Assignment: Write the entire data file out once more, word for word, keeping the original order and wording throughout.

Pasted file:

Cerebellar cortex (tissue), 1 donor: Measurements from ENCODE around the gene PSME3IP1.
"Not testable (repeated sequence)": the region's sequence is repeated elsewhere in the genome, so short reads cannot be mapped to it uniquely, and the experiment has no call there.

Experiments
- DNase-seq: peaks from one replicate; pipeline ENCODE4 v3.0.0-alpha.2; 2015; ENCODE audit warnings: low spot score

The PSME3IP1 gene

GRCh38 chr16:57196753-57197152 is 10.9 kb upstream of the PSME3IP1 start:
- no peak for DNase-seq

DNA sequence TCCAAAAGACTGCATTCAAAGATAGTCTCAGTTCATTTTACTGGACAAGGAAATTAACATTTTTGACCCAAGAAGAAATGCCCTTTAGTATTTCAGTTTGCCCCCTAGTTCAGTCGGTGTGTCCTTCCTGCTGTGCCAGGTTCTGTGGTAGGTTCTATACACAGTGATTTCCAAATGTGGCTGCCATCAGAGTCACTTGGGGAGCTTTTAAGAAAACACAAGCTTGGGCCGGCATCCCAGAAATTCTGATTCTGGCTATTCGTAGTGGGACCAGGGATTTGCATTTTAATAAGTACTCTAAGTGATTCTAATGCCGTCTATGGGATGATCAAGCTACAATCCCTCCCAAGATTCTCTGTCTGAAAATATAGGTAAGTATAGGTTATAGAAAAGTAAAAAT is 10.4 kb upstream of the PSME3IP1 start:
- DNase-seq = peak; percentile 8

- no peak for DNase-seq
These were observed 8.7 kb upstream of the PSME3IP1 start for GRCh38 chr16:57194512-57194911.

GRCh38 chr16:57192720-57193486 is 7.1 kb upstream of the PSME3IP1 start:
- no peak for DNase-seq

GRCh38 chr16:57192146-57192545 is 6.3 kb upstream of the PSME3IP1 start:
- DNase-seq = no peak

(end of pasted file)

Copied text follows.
Cerebellar cortex (tissue), 1 donor: Measurements from ENCODE around the gene PSME3IP1.
"Not testable (repeated sequence)": the region's sequence is repeated elsewhere in the genome, so short reads cannot be mapped to it uniquely, and the experiment has no call there.

Experiments
- DNase-seq: peaks from one replicate; pipeline ENCODE4 v3.0.0-alpha.2; 2015; ENCODE audit warnings: low spot score

The PSME3IP1 gene

GRCh38 chr16:57196753-57197152 is 10.9 kb upstream of the PSME3IP1 start:
- no peak for DNase-seq

DNA sequence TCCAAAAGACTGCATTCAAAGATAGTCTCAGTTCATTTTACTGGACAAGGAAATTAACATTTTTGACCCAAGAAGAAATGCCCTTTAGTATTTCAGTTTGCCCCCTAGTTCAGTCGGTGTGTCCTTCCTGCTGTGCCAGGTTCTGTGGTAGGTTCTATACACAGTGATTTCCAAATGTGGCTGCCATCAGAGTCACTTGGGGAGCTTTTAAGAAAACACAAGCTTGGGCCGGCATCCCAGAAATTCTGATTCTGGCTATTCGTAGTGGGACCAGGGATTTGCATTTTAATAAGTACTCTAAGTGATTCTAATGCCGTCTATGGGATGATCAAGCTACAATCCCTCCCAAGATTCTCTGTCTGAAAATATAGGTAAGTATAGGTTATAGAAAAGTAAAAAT is 10.4 kb upstream of the PSME3IP1 start:
- DNase-seq = peak; percentile 8

- no peak for DNase-seq
These were observed 8.7 kb upstream of the PSME3IP1 start for GRCh38 chr16:57194512-57194911.

GRCh38 chr16:57192720-57193486 is 7.1 kb upstream of the PSME3IP1 start:
- no peak for DNase-seq

GRCh38 chr16:57192146-57192545 is 6.3 kb upstream of the PSME3IP1 start:
- DNase-seq = no peak